RhoA transduces signals to both the nucleus and the cytoskeleton. To address which downstream signaling pathway mediates axon retraction, activated RhoA mutants (RhoA V14) were used with additional 'effector domain' mutations. The F39V mutation blocks RhoA's function in inducing stress fiber formation without affecting nuclear signaling, whereas the E40L mutation allows both nuclear and cytoskeletal pathways weakly. When RhoA V14(E40L) was expressed in MB neurons, a dorsal lobe phenotype similar to the p190 phenotype was found. However, RhoA V14(F39V) expression had almost no phenotype, suggesting that a cytoskeletal pathway is responsible for RhoA's effect on axon branch retraction (Billuart, 2001).
The results implicate an axon branch retraction pathway in MB neurons involving RhoA, Drok, and MRLC; this pathway is repressed by p190 to maintain axon branch stability. What are the consequences of preventing its activation? Insight first came from analyzing MB neurons overexpressing rat p190A, which almost completely rescues the Drosophila p190 RNAi phenotype. Moreover, MB neurons overexpressing rat p190A alone or in the p190 RNAi background exhibit other phenotypes including overextension of dorsal axon branches, the opposite of the p190 RNAi phenotype. Double labeling of MB axons and rat p190A reveals that rat p190A is preferentially located at the tip of axon terminals and is concentrated in overextended axons (Billuart, 2001).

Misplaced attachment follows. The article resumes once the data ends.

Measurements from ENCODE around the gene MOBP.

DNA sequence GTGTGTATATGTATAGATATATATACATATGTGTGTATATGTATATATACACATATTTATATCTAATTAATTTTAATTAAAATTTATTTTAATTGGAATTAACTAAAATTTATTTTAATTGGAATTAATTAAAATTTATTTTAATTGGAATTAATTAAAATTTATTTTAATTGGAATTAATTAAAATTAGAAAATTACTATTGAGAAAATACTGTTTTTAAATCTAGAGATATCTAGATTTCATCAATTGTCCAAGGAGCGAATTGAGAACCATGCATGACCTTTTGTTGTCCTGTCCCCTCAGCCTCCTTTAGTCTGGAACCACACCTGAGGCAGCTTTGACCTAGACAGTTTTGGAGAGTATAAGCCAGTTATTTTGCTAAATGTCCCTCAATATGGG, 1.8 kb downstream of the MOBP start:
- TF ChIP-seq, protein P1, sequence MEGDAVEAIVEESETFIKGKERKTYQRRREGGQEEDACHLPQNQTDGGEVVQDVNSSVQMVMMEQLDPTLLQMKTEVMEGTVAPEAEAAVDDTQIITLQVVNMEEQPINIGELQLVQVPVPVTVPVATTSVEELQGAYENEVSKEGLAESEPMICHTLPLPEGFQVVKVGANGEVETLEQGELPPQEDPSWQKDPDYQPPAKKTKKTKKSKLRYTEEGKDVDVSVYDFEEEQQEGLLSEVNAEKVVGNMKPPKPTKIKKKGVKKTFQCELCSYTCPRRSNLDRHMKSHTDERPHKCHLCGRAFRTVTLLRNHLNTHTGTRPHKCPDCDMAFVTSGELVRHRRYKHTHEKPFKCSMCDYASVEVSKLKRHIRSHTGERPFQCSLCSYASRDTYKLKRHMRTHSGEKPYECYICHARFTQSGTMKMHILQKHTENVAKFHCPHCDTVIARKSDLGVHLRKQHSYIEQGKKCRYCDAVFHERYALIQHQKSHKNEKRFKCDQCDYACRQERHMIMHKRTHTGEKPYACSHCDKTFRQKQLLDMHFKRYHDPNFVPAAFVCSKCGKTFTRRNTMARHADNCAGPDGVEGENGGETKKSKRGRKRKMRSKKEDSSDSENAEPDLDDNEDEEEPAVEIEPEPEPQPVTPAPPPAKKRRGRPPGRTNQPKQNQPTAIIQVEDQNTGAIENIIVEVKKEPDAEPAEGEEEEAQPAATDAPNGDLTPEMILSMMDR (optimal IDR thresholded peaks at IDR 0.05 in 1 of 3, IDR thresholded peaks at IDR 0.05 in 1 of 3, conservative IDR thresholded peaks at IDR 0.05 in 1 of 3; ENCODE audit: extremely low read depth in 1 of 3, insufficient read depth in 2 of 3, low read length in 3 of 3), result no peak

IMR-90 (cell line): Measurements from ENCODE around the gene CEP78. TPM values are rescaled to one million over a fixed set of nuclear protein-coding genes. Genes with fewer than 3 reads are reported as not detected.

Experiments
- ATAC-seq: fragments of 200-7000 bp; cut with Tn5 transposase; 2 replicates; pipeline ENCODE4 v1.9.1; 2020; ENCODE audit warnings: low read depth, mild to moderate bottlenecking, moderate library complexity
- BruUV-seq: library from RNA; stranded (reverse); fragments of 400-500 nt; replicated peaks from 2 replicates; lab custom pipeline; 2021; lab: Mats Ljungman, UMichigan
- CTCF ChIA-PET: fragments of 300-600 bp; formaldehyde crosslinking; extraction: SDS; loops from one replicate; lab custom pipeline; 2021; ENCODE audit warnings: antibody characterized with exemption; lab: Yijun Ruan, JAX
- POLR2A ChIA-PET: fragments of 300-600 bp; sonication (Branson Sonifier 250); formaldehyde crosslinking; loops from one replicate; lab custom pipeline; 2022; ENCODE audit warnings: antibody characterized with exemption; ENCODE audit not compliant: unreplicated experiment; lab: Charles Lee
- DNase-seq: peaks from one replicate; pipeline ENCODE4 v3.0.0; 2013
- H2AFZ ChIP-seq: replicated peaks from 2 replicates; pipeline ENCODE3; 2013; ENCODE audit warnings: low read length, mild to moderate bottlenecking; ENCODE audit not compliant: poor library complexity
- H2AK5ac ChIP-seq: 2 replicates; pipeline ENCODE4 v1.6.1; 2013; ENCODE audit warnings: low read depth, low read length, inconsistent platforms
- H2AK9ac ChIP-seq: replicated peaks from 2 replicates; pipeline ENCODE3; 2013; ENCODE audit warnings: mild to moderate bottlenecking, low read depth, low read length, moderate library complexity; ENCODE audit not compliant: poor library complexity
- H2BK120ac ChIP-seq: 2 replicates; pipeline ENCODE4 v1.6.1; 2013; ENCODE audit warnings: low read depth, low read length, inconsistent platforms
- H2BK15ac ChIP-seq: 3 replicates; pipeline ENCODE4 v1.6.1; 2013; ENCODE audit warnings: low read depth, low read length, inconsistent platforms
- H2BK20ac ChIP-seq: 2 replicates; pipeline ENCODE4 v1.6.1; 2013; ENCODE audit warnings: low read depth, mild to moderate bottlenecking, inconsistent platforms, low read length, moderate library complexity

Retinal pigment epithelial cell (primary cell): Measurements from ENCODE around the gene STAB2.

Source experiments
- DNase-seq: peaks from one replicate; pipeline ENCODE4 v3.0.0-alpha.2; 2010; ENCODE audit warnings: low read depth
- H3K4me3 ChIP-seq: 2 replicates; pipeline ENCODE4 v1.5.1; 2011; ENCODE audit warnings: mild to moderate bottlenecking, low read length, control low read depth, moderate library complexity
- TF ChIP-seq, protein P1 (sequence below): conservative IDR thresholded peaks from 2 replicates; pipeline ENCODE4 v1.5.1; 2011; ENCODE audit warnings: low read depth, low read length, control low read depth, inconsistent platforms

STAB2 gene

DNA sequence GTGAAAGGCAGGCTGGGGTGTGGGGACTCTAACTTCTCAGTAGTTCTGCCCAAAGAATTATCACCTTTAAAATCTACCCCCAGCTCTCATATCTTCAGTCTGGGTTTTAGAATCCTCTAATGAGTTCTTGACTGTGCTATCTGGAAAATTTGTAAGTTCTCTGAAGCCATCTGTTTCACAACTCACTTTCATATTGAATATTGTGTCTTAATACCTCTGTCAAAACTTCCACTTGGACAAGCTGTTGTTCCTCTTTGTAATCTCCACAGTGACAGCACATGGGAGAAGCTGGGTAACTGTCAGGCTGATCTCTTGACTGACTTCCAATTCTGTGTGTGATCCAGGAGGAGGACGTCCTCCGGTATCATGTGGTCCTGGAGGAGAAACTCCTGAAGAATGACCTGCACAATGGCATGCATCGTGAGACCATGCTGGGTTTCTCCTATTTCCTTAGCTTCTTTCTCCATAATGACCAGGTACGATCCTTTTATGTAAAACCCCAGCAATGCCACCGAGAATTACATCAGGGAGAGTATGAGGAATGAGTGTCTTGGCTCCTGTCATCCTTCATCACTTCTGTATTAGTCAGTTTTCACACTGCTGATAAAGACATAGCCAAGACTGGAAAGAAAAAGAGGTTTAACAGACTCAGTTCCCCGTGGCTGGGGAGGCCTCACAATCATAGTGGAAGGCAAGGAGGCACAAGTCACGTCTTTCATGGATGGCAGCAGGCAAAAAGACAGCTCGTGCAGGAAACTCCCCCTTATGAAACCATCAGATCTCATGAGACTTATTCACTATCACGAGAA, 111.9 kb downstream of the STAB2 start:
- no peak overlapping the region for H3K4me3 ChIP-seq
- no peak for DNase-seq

Overexpression of RhoGap p190 in MB neurons also causes axon overextension. A single point mutation (R1389L) in the GAP domain of D-p190, that was predicted to interfere with the GAP activity, largely abolished this phenotype, demonstrating that axon overextension is dependent on the GAP activity of p190 (Billuart, 2001).
The simplest interpretation for the overextension phenotype is that overexpression of p190 inhibits normal RhoA signaling, suggesting that RhoA signaling is required for preventing axon overextension. Loss-of-function mutants in the RhoA pathway would be predicted to lead to axon overextension. Using the MARCM system, MB neuroblast clones homozygous for RhoA, Drok, and sqh were generated to critically test this hypothesis. Loss of RhoA activity leads to severe neuroblast proliferation defects such that neurons contributing to the adult dorsal lobes are never born. Similar proliferation defects are found in sqhAX3 neuroblast clones. Thus, the effects of RhoA and MRLC could not be evaluated directly using loss-of-function mutants (Billuart, 2001).